News & Events

Juneteenth: A Letter to Employees from FSB President Gene Lovell

Jun 18, 2021

Last year, I wrote to you about race, and some of the racial issues we are living with in this country. In my letter, I committed to working with you to help ensure a more just and equitable environment for our employees, our customers and our communities.
If you recall, my letter was prompted by a spate of racial unrest driven by tragic events that just should not be happening in our country.
This Saturday is Juneteenth, a day set aside to commemorate the ending of slavery in the United States. I think this is a good time to revisit the topics discussed with you a year ago.
We have laid the groundwork to improve our outreach efforts, within the Bank and our communities at large. A committee (One Team United) of employees has been formed to address racial issues our employees encounter, whether in the Bank or in their daily lives. Our mission is to create an environment in which we all have a sense of mutual belonging and acceptance. This is an open committee and I encourage you to join us. We have the good fortune to have enlisted the assistance of Mr. Darnell Blackburn, a former police officer who now works with organizations to better address issues associated with workplace diversity. I have found the conversations we have had in this committee enlightening and very helpful.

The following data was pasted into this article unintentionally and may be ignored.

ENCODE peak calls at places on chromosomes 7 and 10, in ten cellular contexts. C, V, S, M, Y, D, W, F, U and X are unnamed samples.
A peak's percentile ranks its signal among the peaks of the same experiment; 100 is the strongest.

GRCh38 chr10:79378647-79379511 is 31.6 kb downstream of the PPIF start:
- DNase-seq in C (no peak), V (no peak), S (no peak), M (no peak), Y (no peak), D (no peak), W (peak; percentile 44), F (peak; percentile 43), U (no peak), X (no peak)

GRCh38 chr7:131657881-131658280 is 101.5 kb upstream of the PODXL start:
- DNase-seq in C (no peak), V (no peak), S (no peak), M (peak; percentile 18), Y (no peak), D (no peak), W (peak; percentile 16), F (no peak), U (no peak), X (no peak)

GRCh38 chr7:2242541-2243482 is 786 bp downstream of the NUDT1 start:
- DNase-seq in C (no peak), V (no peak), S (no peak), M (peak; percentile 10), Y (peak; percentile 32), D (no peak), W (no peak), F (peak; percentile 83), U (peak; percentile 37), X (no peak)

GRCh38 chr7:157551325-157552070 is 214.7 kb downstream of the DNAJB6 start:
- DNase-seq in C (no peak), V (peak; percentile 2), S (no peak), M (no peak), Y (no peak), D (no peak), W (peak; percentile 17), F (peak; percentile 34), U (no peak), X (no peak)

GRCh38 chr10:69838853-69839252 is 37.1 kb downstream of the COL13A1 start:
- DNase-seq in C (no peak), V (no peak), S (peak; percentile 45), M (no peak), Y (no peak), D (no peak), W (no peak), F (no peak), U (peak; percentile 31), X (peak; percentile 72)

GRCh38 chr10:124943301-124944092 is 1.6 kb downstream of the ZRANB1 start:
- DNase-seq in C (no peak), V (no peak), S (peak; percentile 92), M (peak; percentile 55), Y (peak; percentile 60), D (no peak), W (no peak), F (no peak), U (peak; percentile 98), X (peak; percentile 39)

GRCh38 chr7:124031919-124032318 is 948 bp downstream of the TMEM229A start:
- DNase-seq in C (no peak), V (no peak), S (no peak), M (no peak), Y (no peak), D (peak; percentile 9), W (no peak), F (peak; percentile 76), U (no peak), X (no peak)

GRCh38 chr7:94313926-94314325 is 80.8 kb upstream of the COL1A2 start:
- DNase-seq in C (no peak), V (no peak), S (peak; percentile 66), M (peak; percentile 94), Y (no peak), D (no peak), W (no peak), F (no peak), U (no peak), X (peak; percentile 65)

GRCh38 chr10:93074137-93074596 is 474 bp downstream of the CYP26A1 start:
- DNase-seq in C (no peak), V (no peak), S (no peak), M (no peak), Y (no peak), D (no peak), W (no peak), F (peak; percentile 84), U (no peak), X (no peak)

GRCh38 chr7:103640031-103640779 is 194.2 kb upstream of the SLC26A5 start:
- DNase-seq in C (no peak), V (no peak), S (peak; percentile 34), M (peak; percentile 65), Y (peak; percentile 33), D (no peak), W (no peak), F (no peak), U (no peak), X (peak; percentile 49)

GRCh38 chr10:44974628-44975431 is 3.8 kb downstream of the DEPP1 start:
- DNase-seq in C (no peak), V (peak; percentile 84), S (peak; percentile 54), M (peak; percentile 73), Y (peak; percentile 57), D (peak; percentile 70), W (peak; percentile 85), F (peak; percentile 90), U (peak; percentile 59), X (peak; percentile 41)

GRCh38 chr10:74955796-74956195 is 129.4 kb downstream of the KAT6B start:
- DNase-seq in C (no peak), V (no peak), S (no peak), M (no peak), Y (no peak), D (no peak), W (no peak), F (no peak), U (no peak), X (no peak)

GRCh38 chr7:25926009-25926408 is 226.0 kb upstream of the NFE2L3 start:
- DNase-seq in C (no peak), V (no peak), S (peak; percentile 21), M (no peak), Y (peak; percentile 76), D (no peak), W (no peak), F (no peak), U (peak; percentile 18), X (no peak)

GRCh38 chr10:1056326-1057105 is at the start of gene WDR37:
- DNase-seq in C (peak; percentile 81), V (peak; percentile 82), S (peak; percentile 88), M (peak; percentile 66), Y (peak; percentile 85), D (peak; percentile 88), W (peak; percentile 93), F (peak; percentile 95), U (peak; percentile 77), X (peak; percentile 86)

Under our Banksgiving program, we have awarded funds to two organizations having a focus on serving our minority and low-income neighborhoods. One will provide a mobile reading unit to reach communities with limited access to traditional libraries or reading facilities. The other organization mentors low-income and minority youth to provide helpful direction and access to recreational facilities. In addition, we’ve worked with Advancing Macomb on initiatives that provide access to recreational opportunities in diverse neighborhoods.
We are currently in discussions with our IT service provider to partner with them in a program offering grants to minority-owned businesses in our communities. We are excited about this opportunity and will provide more information as this develops.
As I have indicated, we have laid the groundwork. We have so much more to do.
Let’s recognize, we all share common bonds that can and should strengthen us as individuals and as a community. With open eyes, we can see this: through our smiles and tears, our sorrows and our joys. In these things, in our own shared humanity, we are indeed all created equal. Our joys are so much happier when they are shared. Our labors and our burdens so much lighter when a helping hand is given. With respect to racial minorities, it is so important that we work together. We must make up for lost ground, to ensure opportunities to grow and to thrive are available to all. 
Each of us has felt the sting of injustice. And our human nature responds accordingly. We do not like it! Left unchecked, it leads to anger and hatred. Too often, and for too long, black Americans, and other minorities, have seen injustice stamped into the very fabric of their lives. People of goodwill must stand with them and work to put an end to this. We will all be better people for it.
There is a John Donne poem that I have always found deeply moving. I am not sure of the proper title but it is commonly called No Man is an Island. It recognizes the profound interconnectedness we all share. A line in this poem ends: “…and therefore never send to know for whom the bell tolls; it tolls for thee.” It is true, our actions touch the lives of everyone and I believe we are all called to serve one another. Working to improve the lives of others, especially those most vulnerable, we improve the lives of us all.”